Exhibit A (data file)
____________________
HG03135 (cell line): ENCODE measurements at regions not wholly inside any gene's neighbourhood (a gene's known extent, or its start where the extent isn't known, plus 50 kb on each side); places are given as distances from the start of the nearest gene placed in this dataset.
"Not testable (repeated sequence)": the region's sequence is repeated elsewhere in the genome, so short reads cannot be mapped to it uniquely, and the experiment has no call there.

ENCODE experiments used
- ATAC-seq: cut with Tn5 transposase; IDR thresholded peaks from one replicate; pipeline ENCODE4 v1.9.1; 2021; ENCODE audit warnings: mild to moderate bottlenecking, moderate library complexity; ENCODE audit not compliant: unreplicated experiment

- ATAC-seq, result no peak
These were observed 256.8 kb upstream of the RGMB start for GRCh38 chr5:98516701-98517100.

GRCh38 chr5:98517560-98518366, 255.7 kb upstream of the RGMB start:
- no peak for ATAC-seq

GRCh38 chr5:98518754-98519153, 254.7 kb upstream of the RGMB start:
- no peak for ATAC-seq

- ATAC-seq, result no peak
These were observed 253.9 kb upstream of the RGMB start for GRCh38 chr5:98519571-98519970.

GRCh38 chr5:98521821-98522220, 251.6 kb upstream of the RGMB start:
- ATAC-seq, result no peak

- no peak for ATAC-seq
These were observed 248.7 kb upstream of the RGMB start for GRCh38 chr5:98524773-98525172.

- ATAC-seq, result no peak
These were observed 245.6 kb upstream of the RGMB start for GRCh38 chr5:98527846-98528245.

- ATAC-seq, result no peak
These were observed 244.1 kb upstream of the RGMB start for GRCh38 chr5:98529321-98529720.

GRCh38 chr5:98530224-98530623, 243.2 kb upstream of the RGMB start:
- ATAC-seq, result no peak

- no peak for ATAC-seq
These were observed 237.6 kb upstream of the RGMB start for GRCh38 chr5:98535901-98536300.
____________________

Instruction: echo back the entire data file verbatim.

HG03135 (cell line): ENCODE measurements at regions not wholly inside any gene's neighbourhood (a gene's known extent, or its start where the extent isn't known, plus 50 kb on each side); places are given as distances from the start of the nearest gene placed in this dataset.
"Not testable (repeated sequence)": the region's sequence is repeated elsewhere in the genome, so short reads cannot be mapped to it uniquely, and the experiment has no call there.

ENCODE experiments used
- ATAC-seq: cut with Tn5 transposase; IDR thresholded peaks from one replicate; pipeline ENCODE4 v1.9.1; 2021; ENCODE audit warnings: mild to moderate bottlenecking, moderate library complexity; ENCODE audit not compliant: unreplicated experiment

- ATAC-seq, result no peak
These were observed 256.8 kb upstream of the RGMB start for GRCh38 chr5:98516701-98517100.

GRCh38 chr5:98517560-98518366, 255.7 kb upstream of the RGMB start:
- no peak for ATAC-seq

GRCh38 chr5:98518754-98519153, 254.7 kb upstream of the RGMB start:
- no peak for ATAC-seq

- ATAC-seq, result no peak
These were observed 253.9 kb upstream of the RGMB start for GRCh38 chr5:98519571-98519970.

GRCh38 chr5:98521821-98522220, 251.6 kb upstream of the RGMB start:
- ATAC-seq, result no peak

- no peak for ATAC-seq
These were observed 248.7 kb upstream of the RGMB start for GRCh38 chr5:98524773-98525172.

- ATAC-seq, result no peak
These were observed 245.6 kb upstream of the RGMB start for GRCh38 chr5:98527846-98528245.

- ATAC-seq, result no peak
These were observed 244.1 kb upstream of the RGMB start for GRCh38 chr5:98529321-98529720.

GRCh38 chr5:98530224-98530623, 243.2 kb upstream of the RGMB start:
- ATAC-seq, result no peak

- no peak for ATAC-seq
These were observed 237.6 kb upstream of the RGMB start for GRCh38 chr5:98535901-98536300.